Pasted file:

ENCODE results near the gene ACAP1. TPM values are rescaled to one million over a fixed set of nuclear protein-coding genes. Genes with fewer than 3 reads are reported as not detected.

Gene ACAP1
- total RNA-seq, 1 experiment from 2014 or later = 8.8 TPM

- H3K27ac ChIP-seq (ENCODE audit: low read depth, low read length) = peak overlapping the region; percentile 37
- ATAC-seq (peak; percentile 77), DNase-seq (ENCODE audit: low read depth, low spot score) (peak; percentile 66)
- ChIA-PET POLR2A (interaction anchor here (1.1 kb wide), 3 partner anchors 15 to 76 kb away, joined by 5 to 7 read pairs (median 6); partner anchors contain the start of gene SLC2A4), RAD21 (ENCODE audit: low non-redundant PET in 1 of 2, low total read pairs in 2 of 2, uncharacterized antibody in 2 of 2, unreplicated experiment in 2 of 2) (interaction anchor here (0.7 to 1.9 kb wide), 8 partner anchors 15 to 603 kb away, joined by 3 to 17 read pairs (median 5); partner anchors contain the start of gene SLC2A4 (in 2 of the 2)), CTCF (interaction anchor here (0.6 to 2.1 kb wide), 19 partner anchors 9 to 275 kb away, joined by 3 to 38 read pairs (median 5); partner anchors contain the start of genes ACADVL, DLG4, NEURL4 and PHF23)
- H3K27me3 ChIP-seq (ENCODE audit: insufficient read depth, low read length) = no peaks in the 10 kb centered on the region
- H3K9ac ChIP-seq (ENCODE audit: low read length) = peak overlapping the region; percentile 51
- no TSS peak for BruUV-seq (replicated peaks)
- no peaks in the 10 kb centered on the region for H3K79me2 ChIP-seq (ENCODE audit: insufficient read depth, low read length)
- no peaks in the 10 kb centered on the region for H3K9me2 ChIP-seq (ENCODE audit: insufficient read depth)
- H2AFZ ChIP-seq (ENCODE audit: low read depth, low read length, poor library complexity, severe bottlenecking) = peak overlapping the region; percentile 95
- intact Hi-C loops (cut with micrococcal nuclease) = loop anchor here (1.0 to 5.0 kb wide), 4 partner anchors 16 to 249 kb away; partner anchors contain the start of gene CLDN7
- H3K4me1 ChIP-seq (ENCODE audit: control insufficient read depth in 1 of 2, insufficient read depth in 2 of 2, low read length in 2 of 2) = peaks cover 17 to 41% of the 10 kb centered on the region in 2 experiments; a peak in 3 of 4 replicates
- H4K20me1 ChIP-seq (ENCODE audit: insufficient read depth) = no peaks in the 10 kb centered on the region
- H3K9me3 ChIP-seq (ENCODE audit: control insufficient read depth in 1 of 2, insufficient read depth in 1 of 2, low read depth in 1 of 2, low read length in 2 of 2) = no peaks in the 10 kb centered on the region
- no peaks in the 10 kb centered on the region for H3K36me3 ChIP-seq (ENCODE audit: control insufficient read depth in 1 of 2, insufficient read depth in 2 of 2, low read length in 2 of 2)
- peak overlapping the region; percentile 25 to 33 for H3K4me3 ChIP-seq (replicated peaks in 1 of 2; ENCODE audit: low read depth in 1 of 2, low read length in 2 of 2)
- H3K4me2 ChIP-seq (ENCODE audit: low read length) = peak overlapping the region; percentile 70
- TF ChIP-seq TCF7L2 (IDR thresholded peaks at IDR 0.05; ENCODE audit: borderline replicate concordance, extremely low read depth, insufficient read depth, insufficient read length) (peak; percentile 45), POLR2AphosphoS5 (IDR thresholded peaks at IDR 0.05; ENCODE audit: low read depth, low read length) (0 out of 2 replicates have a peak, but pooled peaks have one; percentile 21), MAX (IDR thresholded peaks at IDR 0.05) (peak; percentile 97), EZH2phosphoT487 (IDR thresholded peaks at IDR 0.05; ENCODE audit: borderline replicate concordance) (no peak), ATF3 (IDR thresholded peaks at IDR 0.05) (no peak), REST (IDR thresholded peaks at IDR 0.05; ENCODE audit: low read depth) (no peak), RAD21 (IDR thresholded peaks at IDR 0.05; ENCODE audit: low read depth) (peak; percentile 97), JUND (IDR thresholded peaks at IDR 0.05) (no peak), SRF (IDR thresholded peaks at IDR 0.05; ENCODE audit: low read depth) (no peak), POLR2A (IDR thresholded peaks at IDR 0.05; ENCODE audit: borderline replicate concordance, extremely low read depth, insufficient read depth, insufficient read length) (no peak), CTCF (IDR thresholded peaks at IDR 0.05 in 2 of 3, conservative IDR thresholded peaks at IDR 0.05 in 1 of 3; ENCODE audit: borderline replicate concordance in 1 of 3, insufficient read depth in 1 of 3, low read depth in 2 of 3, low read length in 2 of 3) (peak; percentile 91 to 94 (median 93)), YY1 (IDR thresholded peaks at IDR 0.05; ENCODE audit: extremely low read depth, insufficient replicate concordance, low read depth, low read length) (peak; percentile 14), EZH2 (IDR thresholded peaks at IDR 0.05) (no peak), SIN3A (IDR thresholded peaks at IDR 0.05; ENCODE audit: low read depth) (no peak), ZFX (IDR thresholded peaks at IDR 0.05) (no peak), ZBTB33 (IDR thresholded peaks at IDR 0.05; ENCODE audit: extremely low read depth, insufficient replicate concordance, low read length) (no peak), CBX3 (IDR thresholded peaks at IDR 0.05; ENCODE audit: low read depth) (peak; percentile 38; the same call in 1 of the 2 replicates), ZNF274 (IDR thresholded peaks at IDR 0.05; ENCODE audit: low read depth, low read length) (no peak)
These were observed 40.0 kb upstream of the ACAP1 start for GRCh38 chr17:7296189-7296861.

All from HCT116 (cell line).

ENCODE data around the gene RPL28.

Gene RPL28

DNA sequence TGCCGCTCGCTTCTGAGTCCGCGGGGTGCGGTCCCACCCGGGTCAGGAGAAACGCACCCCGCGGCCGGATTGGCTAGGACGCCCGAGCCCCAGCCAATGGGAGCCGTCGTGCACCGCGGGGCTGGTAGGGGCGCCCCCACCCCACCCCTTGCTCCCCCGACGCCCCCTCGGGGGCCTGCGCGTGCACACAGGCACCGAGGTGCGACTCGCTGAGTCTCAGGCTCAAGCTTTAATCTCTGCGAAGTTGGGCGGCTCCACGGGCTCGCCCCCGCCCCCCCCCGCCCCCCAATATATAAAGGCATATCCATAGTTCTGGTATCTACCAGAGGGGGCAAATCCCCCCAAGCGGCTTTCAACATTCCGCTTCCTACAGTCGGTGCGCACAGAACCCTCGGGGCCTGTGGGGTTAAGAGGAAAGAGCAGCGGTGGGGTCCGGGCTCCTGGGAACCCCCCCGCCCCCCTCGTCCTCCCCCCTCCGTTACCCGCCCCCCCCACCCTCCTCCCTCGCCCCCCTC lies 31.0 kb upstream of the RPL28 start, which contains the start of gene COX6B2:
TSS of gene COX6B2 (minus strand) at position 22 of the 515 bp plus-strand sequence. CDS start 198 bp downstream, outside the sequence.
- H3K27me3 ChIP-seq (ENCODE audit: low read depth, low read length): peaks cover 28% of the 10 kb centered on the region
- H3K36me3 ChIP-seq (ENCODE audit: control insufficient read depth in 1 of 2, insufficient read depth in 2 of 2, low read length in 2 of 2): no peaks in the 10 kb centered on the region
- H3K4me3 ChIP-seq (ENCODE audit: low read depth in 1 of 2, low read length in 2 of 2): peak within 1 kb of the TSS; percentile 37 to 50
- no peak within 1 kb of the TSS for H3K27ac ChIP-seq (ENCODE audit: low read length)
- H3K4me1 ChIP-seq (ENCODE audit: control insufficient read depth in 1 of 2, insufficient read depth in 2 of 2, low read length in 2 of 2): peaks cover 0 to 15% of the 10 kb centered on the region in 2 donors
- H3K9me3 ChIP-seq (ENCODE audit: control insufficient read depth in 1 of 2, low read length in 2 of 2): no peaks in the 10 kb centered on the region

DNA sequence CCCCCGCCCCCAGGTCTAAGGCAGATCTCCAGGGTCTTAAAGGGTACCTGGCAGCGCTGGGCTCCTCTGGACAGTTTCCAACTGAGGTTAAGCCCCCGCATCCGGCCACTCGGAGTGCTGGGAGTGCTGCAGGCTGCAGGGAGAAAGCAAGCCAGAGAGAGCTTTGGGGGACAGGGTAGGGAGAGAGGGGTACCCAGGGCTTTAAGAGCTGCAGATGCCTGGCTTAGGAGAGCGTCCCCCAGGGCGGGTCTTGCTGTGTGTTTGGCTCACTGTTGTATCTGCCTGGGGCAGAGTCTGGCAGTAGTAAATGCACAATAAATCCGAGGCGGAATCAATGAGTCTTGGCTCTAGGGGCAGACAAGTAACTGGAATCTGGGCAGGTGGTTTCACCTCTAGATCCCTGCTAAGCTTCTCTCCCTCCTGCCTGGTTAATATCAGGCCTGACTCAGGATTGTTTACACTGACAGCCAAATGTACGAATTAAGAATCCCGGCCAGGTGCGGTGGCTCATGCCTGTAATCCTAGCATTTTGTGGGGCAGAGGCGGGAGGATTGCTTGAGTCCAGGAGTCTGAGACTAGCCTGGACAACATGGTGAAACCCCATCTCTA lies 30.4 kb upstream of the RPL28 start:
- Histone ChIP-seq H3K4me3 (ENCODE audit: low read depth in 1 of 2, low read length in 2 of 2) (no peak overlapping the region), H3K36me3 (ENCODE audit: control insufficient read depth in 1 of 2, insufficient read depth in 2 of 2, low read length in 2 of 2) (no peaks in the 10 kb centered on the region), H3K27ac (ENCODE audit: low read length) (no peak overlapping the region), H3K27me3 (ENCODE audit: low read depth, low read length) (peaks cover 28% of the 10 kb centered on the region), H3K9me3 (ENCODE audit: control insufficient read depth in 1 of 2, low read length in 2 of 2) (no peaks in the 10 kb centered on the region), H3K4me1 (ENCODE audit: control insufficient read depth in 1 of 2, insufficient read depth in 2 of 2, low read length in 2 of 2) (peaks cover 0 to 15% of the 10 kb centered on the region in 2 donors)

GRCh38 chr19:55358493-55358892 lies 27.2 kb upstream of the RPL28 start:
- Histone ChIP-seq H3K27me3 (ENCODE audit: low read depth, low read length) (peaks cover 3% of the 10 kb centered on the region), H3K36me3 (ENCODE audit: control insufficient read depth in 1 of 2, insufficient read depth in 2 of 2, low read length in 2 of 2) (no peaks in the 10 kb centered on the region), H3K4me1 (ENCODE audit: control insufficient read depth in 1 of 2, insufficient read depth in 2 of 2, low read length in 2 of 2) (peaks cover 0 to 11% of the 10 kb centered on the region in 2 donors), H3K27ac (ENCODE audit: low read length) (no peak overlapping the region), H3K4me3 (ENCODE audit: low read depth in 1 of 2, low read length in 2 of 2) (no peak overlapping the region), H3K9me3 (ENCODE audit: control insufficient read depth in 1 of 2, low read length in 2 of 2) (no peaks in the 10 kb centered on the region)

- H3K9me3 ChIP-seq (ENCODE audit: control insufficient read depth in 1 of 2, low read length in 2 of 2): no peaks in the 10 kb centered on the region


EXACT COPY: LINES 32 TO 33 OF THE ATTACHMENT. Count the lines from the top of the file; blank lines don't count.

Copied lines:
- H3K9me3 ChIP-seq (ENCODE audit: control insufficient read depth in 1 of 2, low read length in 2 of 2): no peaks in the 10 kb centered on the region

DNA sequence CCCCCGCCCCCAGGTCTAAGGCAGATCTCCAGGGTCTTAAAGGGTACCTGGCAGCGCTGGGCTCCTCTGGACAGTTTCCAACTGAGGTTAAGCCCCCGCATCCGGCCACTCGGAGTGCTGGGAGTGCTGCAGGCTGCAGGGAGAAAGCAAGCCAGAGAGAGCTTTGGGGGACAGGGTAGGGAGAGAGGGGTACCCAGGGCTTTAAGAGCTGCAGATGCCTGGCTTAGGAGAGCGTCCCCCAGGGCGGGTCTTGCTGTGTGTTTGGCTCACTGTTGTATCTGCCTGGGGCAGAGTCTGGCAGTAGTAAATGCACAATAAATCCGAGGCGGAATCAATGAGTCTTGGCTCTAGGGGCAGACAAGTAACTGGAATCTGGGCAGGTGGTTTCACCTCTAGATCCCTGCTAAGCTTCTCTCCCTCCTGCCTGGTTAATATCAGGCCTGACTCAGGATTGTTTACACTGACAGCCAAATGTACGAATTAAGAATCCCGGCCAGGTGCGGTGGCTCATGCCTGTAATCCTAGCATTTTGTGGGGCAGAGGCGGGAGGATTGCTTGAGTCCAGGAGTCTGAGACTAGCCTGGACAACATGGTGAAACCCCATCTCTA lies 30.4 kb upstream of the RPL28 start: